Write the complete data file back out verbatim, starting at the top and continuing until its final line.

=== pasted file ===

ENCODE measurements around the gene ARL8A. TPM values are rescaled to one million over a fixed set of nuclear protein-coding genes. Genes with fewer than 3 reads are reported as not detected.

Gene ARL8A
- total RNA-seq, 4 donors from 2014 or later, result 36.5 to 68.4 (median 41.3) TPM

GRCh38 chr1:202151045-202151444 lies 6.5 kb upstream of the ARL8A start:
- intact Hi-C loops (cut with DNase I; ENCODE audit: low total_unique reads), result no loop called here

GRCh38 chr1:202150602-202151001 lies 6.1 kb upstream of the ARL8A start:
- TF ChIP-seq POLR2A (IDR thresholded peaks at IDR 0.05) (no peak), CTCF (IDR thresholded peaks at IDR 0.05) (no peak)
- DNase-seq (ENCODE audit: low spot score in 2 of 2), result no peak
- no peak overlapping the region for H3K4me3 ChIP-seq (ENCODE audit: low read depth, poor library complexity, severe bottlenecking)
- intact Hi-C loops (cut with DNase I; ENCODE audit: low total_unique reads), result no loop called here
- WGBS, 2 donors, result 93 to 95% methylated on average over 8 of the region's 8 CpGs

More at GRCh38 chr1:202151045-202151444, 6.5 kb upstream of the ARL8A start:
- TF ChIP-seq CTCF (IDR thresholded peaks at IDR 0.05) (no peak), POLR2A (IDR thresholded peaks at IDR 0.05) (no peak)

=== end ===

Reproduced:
ENCODE measurements around the gene ARL8A. TPM values are rescaled to one million over a fixed set of nuclear protein-coding genes. Genes with fewer than 3 reads are reported as not detected.

Gene ARL8A
- total RNA-seq, 4 donors from 2014 or later, result 36.5 to 68.4 (median 41.3) TPM

GRCh38 chr1:202151045-202151444 lies 6.5 kb upstream of the ARL8A start:
- intact Hi-C loops (cut with DNase I; ENCODE audit: low total_unique reads), result no loop called here

GRCh38 chr1:202150602-202151001 lies 6.1 kb upstream of the ARL8A start:
- TF ChIP-seq POLR2A (IDR thresholded peaks at IDR 0.05) (no peak), CTCF (IDR thresholded peaks at IDR 0.05) (no peak)
- DNase-seq (ENCODE audit: low spot score in 2 of 2), result no peak
- no peak overlapping the region for H3K4me3 ChIP-seq (ENCODE audit: low read depth, poor library complexity, severe bottlenecking)
- intact Hi-C loops (cut with DNase I; ENCODE audit: low total_unique reads), result no loop called here
- WGBS, 2 donors, result 93 to 95% methylated on average over 8 of the region's 8 CpGs

More at GRCh38 chr1:202151045-202151444, 6.5 kb upstream of the ARL8A start:
- TF ChIP-seq CTCF (IDR thresholded peaks at IDR 0.05) (no peak), POLR2A (IDR thresholded peaks at IDR 0.05) (no peak)